The Lincoln County connection to Counter Clock racing
CRAB ORCHARD, Ky. (WKYT) - Horse racing came to Kentucky where one of the oldest brick houses still stands.
“But it was all done by hand. No power tools. No heavy equipment,” says Martha Francis, standing outside the towering 3- story brick structure that was started in the late 1780s, finished around 1794.
William Whitley hosted large social events including horse races at Sportsman’s Hill. That’s where the in-field was actually a knob where spectators watched horses run around. But Whitley didn’t want his horses running in the same circular direction as the British ran their horses.
“So he decided he was going to run his horses counterclockwise. Unlike the British who run theirs clockwise,” said Jane Vanhook with the Lincoln County Historical Society.
That’s where the name—and now the name of Lexington’s baseball team—comes from.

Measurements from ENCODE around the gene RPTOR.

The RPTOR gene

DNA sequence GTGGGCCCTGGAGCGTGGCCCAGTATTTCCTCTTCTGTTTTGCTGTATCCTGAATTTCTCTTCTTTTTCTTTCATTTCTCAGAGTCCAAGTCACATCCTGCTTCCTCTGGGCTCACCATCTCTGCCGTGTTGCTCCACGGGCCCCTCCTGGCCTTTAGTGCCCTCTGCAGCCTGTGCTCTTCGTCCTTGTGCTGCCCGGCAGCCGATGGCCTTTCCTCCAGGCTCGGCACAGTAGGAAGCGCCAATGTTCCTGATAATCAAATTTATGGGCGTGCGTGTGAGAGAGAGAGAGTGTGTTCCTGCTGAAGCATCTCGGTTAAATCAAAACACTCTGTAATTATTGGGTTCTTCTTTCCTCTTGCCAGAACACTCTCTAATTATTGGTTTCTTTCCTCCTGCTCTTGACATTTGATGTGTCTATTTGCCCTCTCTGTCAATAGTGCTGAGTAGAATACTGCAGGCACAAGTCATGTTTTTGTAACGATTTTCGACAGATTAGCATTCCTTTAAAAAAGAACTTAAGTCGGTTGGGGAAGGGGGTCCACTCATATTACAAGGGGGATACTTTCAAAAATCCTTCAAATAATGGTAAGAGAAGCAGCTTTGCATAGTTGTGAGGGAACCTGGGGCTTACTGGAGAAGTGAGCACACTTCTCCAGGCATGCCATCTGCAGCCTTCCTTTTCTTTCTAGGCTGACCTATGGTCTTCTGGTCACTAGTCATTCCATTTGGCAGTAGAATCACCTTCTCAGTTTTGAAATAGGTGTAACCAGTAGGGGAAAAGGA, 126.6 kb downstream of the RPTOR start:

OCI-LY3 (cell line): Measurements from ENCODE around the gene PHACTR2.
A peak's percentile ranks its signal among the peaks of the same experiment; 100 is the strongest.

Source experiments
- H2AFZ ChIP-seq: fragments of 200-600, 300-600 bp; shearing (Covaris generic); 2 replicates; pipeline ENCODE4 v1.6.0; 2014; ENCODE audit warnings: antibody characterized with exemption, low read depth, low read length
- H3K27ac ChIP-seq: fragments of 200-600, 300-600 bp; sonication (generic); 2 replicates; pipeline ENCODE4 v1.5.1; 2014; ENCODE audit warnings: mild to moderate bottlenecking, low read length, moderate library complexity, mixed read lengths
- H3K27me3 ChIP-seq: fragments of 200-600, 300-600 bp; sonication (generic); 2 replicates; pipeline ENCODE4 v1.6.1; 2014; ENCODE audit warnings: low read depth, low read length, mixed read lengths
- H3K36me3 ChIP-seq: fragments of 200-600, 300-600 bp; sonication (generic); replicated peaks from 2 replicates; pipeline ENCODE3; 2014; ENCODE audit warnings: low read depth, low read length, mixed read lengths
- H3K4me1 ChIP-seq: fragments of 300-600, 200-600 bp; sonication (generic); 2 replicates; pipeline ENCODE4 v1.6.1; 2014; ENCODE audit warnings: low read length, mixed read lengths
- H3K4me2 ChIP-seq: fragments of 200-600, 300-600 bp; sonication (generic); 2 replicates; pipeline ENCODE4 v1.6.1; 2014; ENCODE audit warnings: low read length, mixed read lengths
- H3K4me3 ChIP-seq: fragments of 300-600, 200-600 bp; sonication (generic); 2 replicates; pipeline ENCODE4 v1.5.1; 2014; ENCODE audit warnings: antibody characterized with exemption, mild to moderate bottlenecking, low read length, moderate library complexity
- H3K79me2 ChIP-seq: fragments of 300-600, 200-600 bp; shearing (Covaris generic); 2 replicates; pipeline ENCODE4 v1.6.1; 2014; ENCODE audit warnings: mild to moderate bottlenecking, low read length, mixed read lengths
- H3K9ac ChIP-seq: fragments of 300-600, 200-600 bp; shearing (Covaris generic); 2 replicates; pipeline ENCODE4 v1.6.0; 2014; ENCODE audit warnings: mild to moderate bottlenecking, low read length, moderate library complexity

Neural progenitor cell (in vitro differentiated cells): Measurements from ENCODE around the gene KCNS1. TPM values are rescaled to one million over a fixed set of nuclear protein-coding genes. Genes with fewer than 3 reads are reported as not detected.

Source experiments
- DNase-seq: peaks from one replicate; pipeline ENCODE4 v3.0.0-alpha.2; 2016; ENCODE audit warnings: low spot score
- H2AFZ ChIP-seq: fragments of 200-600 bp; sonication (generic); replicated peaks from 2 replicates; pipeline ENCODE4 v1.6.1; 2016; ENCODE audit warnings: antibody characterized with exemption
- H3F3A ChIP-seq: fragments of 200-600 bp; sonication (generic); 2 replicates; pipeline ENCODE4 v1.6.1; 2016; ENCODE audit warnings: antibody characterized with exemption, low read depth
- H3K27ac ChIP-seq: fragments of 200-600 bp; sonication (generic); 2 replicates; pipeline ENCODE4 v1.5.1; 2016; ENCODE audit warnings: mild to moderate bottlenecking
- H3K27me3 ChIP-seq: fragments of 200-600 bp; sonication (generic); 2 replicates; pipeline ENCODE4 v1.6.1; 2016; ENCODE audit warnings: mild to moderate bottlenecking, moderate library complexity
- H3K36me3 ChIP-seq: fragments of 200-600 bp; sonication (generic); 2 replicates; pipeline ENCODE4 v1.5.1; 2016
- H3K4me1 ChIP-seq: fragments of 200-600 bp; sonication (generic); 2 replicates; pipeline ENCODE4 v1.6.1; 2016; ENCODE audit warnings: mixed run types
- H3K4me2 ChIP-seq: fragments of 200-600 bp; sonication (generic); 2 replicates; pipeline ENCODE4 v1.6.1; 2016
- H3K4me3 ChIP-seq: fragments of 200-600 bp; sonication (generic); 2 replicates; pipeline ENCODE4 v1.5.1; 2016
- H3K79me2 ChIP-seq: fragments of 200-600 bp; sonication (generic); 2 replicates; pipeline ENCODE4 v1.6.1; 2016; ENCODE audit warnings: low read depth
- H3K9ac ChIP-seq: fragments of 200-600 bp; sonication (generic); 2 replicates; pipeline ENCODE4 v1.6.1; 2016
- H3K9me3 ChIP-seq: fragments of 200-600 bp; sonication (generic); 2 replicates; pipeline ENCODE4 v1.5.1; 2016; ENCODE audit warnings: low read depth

“I thought it was an unusual name for a baseball team. But then I thought about it, they do run counterclockwise,” said Francis.
But the movement in a counterclockwise direction doesn’t just have its roots in horse racing. It’s in numerous other spectator sports as well. Even the running of bases in baseball.
Everyone from baseball..to sprinters…to nascar drivers move in the counterclockwise direction. And it all started in Lincoln County.
“We do know the Crab Orchard Derby was well known. It was the pre-cursor of the Kentucky Derby,” Vanhook said.
In fact historians say had the Civil War not ended it..horses may still run counterclockwise around Sportsman’s Hill…instead.. it grew to Lexington…Louisville…and around the nation. Everyone running in the same counterclockwise direction.
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